PNS National Newscast

Audio Activation
"Siri, play the Public News Service (podcast)"
"Hey Google, play the Public News Service podcast"
"Alexa, play Public News Service podcast"
or "Alexa, what's my news flash?" once you set it up in the Alexa app

2020Talks

Audio Activation
"Siri, play the 2020Talks podcast"
"Hey Google, play the 2020Talks podcast"
"Alexa, play Two-Thousand-Twenty Talks podcast"
or "Alexa, what's my news flash?" once you set it up in the Alexa app

Newscasts

PNS Daily Newscast - August 3, 2020 


Negotiations to resume today on a COVID-19 relief package; social-service organizations brace for a surge in homelessness.


2020Talks - August 3, 2020 


Concerns about U.S. Postal Service delays and voter intimidation from voting rights advocates. Plus, Joe Biden calls for emergency housing legislation.

Teens Shake Up the Oregon Political Landscape

October 31, 2008

Eagle Point, OR – If Oregon teenagers could vote, the "change" politicians are touting in their speeches and ads would soon be a reality. More than 50,000 Oregon teens from 300 schools voted in a national mock election this week.

Democrat Barack Obama would be president if they had their say, by an overall margin of 67 percent to Republican John McCain's 28 percent. They also decided Jeff Merkley should replace Gordon Smith as an Oregon senator. The vote is a culmination of six weeks of democracy and civics lessons, in which the students have been studying national and state candidates' campaigns, as well as some of Oregon's many ballot measures.

Mike Curtis teaches Social Studies at Eagle Point High School, where the presidential race was almost too close to call.

"We recounted all the ballots, and Obama actually widened his lead from one, to either six or seven. So, I had to explain the rules, y'know, on close elections and recounts, and that kind of thing."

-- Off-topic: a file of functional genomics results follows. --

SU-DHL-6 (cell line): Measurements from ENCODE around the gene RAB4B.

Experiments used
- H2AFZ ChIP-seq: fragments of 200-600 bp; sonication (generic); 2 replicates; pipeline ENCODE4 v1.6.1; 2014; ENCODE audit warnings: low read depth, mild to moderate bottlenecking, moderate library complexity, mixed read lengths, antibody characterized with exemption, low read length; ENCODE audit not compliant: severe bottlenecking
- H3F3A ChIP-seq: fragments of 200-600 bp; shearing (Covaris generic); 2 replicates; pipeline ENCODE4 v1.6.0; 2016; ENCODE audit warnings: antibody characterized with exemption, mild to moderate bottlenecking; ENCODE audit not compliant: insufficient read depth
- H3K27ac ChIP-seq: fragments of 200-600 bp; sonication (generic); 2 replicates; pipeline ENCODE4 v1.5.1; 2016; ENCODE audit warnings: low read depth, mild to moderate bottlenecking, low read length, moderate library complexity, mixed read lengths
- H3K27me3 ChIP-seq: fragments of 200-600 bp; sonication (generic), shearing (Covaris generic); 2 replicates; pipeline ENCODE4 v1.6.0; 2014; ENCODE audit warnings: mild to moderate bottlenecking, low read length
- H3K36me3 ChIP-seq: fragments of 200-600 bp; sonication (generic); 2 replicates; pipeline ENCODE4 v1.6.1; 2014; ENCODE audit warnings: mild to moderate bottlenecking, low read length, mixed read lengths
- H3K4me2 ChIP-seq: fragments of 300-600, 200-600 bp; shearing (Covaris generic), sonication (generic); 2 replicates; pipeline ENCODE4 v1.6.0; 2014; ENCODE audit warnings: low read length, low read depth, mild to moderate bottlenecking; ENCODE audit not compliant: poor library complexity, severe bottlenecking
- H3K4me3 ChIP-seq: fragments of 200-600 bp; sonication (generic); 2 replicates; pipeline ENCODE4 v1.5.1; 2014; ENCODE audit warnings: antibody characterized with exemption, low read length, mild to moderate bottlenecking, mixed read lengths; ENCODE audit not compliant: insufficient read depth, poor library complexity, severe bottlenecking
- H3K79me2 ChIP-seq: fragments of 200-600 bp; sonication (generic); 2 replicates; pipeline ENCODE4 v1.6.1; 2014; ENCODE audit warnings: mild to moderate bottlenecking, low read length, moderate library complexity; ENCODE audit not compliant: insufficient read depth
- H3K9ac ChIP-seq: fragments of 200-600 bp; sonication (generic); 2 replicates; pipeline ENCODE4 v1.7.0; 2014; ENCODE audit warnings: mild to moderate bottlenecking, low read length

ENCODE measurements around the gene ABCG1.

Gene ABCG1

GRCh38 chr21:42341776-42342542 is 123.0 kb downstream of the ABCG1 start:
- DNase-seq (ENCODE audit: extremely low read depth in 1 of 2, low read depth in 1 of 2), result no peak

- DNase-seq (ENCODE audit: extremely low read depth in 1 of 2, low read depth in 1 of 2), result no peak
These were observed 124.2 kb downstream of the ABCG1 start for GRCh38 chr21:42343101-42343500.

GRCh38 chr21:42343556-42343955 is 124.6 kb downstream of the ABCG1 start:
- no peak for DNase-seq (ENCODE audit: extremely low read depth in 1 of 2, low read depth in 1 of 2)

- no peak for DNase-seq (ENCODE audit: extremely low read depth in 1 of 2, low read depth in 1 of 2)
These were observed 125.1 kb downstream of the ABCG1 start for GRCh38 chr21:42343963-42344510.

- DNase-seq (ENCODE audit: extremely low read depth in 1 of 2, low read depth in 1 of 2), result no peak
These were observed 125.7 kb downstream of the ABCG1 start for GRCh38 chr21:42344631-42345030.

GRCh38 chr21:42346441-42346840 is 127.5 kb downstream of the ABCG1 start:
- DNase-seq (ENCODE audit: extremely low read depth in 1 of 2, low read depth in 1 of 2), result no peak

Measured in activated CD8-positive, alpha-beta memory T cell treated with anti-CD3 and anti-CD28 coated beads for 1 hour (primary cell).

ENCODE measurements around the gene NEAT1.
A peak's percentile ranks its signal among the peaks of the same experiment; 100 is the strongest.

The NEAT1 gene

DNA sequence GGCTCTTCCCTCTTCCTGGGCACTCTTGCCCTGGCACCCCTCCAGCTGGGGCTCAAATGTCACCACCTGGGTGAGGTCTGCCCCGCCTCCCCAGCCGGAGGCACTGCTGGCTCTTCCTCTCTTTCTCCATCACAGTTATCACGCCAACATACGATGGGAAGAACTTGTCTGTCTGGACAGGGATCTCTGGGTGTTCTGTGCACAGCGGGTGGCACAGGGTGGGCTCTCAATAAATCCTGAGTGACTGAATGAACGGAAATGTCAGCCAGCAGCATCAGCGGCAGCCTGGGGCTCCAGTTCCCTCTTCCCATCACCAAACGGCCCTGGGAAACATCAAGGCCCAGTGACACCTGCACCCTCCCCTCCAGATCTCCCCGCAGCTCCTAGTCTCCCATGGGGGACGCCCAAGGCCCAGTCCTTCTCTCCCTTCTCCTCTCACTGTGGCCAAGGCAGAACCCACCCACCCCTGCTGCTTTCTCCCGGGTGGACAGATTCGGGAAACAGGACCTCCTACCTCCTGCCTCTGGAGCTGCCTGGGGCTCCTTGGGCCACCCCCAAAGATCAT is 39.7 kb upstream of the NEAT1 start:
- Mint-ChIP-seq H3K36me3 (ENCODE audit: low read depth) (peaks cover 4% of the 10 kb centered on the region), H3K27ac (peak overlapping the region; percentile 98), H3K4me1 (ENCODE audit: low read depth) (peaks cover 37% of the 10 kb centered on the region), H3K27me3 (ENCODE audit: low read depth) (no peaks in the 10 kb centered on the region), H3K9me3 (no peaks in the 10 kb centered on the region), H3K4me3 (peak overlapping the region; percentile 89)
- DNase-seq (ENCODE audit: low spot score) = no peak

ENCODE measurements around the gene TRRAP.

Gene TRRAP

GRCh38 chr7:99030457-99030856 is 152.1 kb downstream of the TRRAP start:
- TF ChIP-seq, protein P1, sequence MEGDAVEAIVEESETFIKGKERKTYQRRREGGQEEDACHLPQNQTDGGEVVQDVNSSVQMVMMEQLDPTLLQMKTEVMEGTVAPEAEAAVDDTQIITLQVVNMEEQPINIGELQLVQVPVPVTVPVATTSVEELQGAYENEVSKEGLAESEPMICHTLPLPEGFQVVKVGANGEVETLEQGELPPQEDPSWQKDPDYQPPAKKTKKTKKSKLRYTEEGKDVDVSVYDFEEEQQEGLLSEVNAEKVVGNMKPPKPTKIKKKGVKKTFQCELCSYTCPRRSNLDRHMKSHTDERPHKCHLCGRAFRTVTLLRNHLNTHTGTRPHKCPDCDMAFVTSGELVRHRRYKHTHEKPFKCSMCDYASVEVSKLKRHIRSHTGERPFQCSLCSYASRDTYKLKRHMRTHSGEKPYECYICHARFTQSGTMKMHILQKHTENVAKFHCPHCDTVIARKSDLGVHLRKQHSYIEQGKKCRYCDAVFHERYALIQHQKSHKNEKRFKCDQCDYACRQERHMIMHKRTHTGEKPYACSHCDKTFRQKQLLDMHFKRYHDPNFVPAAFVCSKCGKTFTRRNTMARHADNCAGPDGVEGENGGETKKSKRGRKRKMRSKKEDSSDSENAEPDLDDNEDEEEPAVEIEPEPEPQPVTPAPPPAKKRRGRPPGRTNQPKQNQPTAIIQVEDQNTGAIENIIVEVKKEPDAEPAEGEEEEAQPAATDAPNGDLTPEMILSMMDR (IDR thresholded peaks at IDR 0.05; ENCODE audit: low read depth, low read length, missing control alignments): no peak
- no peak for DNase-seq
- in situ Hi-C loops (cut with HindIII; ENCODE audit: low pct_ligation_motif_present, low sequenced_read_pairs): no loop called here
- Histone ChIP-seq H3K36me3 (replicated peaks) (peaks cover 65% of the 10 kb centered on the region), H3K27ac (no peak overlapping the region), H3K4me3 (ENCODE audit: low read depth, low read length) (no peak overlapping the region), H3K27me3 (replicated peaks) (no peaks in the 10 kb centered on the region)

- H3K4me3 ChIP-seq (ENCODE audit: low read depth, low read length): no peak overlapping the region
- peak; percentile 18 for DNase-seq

Curtis' high school government classes participate every election year. This time, he says, the students were keenly focused on looking beyond the smear tactics to find the truth.

"We were looking into a lot of the dirty campaigns and the half-truths, things like that. So, my kids were aware of that, and even willing to kind-of confront some of the kids, when they were hearing those half-truths."

Oregon teens also voted on several of the state ballot measures – they liked Measure 57, the idea of drug treatment programs as part of prison sentences; but they decisively defeated Measure 58, which would limit bilingual education to no more than two years in Oregon schools.

Curtis says the students were also encouraged to discuss their assignments - and their newfound interest in politics - with their parents. The full results of the national teen balloting are online at www.nationalmockelection.org.

Chris Thomas, Public News Service - OR